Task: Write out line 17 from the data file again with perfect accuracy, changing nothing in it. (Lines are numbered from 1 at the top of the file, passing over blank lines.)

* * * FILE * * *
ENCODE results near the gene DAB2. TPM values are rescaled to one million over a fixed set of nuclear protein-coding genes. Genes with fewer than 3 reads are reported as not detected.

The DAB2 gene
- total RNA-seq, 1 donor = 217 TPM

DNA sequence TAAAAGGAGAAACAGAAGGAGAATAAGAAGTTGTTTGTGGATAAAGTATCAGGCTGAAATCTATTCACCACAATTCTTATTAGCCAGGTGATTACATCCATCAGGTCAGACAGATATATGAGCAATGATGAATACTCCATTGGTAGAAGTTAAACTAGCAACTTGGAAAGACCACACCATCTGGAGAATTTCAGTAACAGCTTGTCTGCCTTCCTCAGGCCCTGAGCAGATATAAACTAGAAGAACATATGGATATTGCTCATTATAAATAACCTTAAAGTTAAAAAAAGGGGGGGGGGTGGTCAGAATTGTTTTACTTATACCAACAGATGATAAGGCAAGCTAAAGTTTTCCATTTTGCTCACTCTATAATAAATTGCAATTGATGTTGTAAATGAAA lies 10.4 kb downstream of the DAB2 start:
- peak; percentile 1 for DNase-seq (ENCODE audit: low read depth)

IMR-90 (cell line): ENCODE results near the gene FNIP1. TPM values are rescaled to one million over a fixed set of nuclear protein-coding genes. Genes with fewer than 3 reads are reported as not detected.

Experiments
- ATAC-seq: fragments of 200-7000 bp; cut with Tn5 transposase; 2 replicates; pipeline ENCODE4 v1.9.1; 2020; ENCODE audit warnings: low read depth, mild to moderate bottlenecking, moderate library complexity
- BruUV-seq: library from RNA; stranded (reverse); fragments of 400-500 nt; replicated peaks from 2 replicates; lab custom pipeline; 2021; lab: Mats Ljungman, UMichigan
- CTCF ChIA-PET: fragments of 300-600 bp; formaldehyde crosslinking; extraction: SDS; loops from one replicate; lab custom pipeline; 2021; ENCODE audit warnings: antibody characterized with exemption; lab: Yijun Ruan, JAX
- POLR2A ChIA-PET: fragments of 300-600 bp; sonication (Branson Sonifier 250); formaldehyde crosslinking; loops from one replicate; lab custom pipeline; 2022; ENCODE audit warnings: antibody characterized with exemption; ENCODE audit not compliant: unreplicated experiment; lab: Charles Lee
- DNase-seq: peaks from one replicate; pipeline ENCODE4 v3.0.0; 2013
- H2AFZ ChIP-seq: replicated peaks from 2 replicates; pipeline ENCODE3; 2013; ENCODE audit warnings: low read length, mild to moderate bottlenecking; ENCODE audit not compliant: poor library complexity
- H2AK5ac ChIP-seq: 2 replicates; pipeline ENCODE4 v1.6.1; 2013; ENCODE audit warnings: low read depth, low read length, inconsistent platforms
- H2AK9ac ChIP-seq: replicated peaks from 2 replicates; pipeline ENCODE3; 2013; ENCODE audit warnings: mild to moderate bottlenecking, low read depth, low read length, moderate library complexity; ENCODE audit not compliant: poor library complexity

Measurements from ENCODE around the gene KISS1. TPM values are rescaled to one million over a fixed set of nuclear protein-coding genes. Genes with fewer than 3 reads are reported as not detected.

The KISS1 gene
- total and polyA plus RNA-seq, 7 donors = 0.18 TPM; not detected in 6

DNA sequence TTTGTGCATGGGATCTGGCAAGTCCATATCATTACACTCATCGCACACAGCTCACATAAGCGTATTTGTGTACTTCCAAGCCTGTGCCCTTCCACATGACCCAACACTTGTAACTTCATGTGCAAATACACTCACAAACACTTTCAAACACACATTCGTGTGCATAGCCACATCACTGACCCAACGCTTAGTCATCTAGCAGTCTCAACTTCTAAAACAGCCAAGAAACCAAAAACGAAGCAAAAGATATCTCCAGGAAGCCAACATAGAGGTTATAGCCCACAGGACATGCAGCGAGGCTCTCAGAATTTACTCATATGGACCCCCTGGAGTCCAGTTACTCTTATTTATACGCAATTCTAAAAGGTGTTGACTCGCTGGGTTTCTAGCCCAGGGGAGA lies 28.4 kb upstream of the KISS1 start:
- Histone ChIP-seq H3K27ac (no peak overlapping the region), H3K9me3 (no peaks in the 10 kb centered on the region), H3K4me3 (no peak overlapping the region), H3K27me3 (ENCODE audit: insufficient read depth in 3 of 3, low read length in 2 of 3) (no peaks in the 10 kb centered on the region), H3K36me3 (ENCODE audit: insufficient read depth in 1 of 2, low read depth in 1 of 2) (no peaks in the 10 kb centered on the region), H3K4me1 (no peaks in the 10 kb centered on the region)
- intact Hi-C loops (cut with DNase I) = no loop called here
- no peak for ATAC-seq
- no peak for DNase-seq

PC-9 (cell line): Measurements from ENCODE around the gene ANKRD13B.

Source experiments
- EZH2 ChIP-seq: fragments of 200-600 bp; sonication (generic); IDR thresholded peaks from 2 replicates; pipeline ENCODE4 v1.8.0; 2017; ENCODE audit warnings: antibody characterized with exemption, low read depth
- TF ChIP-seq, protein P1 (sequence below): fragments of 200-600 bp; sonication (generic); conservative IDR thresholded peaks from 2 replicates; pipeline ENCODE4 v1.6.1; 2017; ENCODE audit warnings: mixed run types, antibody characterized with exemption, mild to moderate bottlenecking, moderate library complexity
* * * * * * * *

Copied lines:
The KISS1 gene